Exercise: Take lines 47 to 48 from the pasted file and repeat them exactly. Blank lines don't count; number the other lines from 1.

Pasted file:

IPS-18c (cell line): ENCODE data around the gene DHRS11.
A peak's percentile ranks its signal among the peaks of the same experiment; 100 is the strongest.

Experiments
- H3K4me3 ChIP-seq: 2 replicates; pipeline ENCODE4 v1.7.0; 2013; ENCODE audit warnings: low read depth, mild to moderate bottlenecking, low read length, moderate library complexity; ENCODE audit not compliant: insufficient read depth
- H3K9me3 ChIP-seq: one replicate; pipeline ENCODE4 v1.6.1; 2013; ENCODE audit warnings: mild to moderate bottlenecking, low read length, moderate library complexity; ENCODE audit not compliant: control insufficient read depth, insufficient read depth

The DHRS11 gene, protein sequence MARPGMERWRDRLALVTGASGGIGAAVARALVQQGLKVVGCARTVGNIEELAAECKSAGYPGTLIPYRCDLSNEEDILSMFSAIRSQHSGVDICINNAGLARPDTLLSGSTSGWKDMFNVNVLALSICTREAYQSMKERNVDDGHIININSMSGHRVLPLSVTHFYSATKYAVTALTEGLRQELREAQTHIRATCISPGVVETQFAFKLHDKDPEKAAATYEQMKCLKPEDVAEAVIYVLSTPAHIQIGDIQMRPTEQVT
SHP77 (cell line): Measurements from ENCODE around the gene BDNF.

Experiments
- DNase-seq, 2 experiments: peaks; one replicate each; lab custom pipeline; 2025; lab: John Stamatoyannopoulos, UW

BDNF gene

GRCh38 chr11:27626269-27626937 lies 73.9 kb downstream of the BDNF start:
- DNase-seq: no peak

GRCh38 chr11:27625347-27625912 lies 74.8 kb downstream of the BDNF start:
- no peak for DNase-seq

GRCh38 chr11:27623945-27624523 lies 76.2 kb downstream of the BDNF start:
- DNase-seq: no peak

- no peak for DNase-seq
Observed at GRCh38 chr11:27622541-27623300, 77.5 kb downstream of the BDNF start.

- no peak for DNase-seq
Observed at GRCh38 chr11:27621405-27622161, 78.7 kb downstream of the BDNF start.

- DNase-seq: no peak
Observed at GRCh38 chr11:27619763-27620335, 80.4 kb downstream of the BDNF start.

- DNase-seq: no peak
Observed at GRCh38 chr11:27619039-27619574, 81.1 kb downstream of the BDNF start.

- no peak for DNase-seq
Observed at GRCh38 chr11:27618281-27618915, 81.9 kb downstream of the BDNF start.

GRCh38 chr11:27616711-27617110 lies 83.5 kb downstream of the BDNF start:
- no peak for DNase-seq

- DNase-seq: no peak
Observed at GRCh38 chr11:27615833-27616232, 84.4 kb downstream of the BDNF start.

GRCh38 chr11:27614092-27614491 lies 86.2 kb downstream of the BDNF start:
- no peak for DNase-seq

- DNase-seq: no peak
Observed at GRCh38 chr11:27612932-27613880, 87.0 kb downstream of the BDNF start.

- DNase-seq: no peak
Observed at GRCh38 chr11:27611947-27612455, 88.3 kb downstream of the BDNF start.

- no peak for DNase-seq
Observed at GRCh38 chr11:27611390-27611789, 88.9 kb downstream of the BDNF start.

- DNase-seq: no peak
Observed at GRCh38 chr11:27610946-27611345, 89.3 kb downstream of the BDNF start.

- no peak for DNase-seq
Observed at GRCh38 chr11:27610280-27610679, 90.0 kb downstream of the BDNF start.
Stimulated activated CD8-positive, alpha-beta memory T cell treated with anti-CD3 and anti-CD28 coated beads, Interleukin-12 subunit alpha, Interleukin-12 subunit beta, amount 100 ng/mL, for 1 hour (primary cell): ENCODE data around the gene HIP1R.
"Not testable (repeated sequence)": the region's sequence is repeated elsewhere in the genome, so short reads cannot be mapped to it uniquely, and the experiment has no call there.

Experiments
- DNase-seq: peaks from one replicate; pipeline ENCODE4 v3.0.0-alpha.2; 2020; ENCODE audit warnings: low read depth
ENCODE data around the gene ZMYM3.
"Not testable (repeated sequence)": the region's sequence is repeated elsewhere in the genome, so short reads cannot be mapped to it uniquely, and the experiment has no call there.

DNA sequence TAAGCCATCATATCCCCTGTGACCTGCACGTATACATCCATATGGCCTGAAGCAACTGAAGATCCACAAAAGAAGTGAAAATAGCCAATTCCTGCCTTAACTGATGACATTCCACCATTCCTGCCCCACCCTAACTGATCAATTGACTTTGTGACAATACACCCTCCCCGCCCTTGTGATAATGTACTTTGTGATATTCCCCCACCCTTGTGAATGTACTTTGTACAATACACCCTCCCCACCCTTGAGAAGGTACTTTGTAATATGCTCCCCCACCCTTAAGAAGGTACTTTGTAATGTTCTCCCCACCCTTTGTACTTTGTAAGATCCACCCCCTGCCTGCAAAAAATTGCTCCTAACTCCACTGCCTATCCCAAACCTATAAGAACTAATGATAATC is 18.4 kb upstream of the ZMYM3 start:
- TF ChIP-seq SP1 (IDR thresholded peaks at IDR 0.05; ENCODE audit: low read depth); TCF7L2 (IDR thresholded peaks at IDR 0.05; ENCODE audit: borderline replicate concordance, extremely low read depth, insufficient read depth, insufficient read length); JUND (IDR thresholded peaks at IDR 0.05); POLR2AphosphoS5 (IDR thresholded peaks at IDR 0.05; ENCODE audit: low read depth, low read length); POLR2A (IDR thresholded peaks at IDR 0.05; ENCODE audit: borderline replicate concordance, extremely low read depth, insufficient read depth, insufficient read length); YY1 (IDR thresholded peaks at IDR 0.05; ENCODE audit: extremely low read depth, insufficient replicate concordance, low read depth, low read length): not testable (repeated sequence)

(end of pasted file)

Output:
ENCODE data around the gene ZMYM3.
"Not testable (repeated sequence)": the region's sequence is repeated elsewhere in the genome, so short reads cannot be mapped to it uniquely, and the experiment has no call there.